PI Original Matthew Blake Friday September 21st, 2012, 5:07pm

City Watchdog Takes On Emanuel In Illinois Supreme Court

The Illinois Supreme Court heard oral arguments yesterday in a case that will help determine what power the city of Chicago’s main watchdog has to investigate City Hall.

The Illinois Supreme Court heard oral arguments yesterday in a case that will help determine what power the city of Chicago’s main watchdog has to investigate City Hall.

In Ferguson v. Patton, Chicago Inspector General Joseph Ferguson has sued City Corporation Counsel Stephen Patton because the City Law Department would not turn over subpoenaed documents relating to an Inspector General probe of a no-bid city contract.

Patton does not simply contend that the city is not required to turn over the subpoenaed documents. He also argues that the Inspector General’s Office has no grounds to sue another department, as the watchdog office legally amounts to nothing more than another city agency that, like all municipal agencies, is legally governed by the Corporation Counsel.

Ferguson argues that not only is Patton misreading the 1989 City Inspector General Ordinance, but that his position would cripple the watchdog from taking on Mayor Rahm Emanuel and future city leaders.

“This case is a big deal,” says Emily Miller, policy and government affairs coordinator at Chicago’s Better Government Association, who says she agrees with Ferguson’s position. “Does the Inspector General serve at the whim of the mayor who doesn’t have to respond to their investigations?”

Ferguson’s office has worked to publicize the matter, including a detailed section on their Web site that catalogs the case history from the initial 2009 lawsuit to its current state. Inspector General press releases invariably quote the April 2011 decision by Appellate Court Justice Robert Gordon, which states that “without the ability to bring an action to enforce the subpoena” the “investigative process would be meaningless.”

Two weeks after the Gordon decision in Appellate Court, Emanuel was inaugurated as mayor, after campaigning on a platform that included a a promise to expand the Inspector General powers. After becoming mayor, Emanuel ordered Patton, his appointed Corporation Counsel, to continue predecessor Richard Daley’s position and challenge the appellate ruling in the state Supreme Court.

“Emanuel chose to continue this fight which was troubling because he ran on the platform of transparency,” Miller says.

The mayor’s office downplays the dispute. Questions to Emanuel were referred to Roderick Drew, the city Law Department spokesman who e-mailed that, “This lawsuit is not about the Inspector General’s independence or ability to investigate and root out misconduct by city employees.” According to Drew, “The Inspector General has numerous investigatory and other powers and tools” besides legal enforcement of subpoenas.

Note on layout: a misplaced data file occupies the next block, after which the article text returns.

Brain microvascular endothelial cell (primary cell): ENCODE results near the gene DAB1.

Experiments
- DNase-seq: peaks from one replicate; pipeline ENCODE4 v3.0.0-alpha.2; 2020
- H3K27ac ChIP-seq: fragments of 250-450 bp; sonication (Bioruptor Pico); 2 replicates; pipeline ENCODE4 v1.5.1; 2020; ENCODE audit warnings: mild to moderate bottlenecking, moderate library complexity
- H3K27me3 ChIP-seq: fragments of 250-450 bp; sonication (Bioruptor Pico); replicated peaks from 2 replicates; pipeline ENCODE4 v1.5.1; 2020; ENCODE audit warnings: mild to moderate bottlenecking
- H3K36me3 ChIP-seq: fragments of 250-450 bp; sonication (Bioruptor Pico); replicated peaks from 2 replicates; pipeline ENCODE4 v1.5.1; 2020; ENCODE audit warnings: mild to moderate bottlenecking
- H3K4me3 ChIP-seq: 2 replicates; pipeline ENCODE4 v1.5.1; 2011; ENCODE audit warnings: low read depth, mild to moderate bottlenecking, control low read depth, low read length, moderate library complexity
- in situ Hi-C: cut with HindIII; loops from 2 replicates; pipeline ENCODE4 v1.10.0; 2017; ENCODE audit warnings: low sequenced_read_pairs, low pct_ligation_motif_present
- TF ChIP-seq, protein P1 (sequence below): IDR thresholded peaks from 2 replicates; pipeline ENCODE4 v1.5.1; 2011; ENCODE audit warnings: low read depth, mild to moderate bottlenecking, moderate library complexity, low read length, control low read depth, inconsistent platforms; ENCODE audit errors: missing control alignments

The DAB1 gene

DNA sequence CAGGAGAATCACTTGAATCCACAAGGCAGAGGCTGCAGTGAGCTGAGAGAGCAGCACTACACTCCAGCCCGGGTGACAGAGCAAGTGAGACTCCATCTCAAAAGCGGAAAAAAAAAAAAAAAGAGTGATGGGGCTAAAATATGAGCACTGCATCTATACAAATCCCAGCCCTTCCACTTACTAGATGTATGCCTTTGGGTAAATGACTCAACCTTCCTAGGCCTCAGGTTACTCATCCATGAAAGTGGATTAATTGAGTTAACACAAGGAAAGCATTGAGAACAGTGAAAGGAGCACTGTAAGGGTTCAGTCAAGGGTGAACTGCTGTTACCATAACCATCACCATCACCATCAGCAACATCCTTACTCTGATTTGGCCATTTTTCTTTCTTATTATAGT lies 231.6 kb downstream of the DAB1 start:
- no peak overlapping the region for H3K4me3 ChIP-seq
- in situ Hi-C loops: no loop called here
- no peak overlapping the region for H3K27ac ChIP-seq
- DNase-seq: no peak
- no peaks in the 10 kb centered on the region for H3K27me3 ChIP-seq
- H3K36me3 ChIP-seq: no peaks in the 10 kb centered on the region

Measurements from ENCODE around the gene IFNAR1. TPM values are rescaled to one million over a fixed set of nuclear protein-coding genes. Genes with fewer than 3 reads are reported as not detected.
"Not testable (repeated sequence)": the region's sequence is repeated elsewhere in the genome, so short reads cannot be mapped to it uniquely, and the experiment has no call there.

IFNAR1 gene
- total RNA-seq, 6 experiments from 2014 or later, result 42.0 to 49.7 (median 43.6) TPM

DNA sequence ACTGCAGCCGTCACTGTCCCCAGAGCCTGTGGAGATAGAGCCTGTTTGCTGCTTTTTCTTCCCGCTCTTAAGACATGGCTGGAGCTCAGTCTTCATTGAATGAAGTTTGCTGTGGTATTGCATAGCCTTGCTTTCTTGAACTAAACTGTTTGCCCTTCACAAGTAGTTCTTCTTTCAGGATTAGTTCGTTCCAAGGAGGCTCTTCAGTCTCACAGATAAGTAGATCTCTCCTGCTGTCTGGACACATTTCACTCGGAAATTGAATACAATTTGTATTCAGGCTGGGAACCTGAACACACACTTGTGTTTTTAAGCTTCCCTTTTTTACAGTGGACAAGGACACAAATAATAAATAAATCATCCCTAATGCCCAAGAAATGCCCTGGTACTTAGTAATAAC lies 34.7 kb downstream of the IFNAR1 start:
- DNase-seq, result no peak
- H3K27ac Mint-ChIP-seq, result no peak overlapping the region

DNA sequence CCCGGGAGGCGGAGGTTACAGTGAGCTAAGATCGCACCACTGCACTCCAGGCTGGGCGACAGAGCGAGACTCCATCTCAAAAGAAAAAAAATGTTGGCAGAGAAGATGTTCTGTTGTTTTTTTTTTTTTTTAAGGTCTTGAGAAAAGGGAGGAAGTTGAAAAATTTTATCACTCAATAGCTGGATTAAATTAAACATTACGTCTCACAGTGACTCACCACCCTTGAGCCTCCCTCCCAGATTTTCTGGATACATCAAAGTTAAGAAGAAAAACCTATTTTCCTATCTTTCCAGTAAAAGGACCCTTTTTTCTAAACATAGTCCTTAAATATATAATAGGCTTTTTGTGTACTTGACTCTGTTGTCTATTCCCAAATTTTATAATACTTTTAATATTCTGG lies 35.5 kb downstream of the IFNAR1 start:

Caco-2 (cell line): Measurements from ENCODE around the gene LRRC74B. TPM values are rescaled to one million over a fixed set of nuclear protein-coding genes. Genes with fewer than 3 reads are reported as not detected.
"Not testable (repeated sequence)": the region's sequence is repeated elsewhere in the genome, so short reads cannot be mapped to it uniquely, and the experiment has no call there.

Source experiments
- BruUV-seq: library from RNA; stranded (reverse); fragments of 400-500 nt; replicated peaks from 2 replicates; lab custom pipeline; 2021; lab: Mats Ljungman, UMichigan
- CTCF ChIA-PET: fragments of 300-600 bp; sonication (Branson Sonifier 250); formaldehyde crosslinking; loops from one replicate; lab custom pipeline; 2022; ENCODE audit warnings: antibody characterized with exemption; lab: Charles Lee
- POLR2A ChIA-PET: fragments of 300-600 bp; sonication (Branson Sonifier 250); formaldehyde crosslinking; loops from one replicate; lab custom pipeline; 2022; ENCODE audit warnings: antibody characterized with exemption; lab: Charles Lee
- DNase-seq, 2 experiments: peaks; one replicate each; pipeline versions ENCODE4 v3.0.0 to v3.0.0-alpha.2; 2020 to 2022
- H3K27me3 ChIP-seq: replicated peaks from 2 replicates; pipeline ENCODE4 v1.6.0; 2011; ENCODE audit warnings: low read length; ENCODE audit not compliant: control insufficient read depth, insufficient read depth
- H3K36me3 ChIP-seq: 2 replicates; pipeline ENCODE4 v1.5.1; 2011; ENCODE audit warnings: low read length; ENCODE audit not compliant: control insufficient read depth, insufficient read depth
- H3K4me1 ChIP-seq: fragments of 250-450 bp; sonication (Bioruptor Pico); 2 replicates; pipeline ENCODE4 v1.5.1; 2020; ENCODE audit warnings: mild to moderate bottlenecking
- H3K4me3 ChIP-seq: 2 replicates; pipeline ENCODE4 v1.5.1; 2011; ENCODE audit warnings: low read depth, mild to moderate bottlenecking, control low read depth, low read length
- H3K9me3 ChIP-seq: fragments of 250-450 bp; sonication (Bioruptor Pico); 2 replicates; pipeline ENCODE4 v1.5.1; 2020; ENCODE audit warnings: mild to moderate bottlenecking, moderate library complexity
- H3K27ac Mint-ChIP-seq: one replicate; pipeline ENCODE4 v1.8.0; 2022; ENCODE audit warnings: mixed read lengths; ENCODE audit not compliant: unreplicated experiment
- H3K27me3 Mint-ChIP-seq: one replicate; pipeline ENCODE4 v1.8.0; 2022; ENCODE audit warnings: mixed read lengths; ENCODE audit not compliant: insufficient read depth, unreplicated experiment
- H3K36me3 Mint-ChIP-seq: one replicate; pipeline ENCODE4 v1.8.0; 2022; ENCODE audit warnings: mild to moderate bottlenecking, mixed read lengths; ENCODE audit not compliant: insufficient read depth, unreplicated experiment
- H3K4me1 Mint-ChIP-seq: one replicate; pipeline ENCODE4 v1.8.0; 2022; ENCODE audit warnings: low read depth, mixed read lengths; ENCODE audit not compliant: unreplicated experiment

The subpoenaed documents in question concern a $100,000 no-bid contract that the Chicago Police Department awarded Charles Bowen in 2006. Bowen had a close and specific relationship with Daley, effectively acting as the liaison between the former mayor and African American religious leaders.

According to a 2006 city Department of Procurement service document, Bowen was in a unique position “through his longstanding working relationship with faith-based leaders” to provide community outreach and “evaluate the needs of the minority community to enhance the recruitment of and retention of minority police officers.”

In 2007, the Inspector General launched an investigation into the Bowen contract and, two years later, sued the Law Department for not turning over subpoenaed documents. Before the Appellate Court ruling, a Cook County Circuit Court initially dismissed the case in 2010.

In oral arguments yesterday, Myriam Kasper, an attorney for the Corporation Counsel, stressed what she argued was the incongruity of one city department suing another. “A municipal corporation is a single legal entity,” Kasper argued.

Justices Mary Jane Theis and Robert Thomas asked Kasper how this legal reasoning affects the Inspector General’s substantive role to investigate city misdeeds. Theis gave the hypothetical example of a city water department head resisting a subpoena.

Theis then asked whether the city could sue the water department head to get needed information. Kasper replied that the mayor could likely resolve such a situation.

Thomas then pressed the hypothetical, asking Kasper if the inability to sue was a “problematic” obstruction of Inspector General power. Kasper responded that “in the most extreme hypothetical where no is one cooperating” the Inspector General could “consult with outside law enforcement.”

Alexander Polikoff, an attorney for the Inspector General, argued before the court that the Inspector General ordinance does not mention the inability to sue over a resisted subpoena.

Indeed, the ordinance arguably leaves a lot of gray, which may make the case difficult to rule on. It states that if a city official resists a subpoena, the Inspector General has seven days to negotiate with the official over the matter. But what happens if the negotiations prove fruitless? Well, the ordinance merely calls for more negotiations: “The seven-day period may be extended by the Inspector General in order to allow completion of any negotiations.”

Polikoff told the Supreme Court that they should side with Ferguson because, “The central purpose of the Inspector General ordinance is to create a truly independent investigative agency furthering the value of the public trust in the integrity of government.”

It is not known when the Illinois Supreme Court will rule on the case. Ferguson spokesman Jonathan Davey said that a decision could be “months away.”

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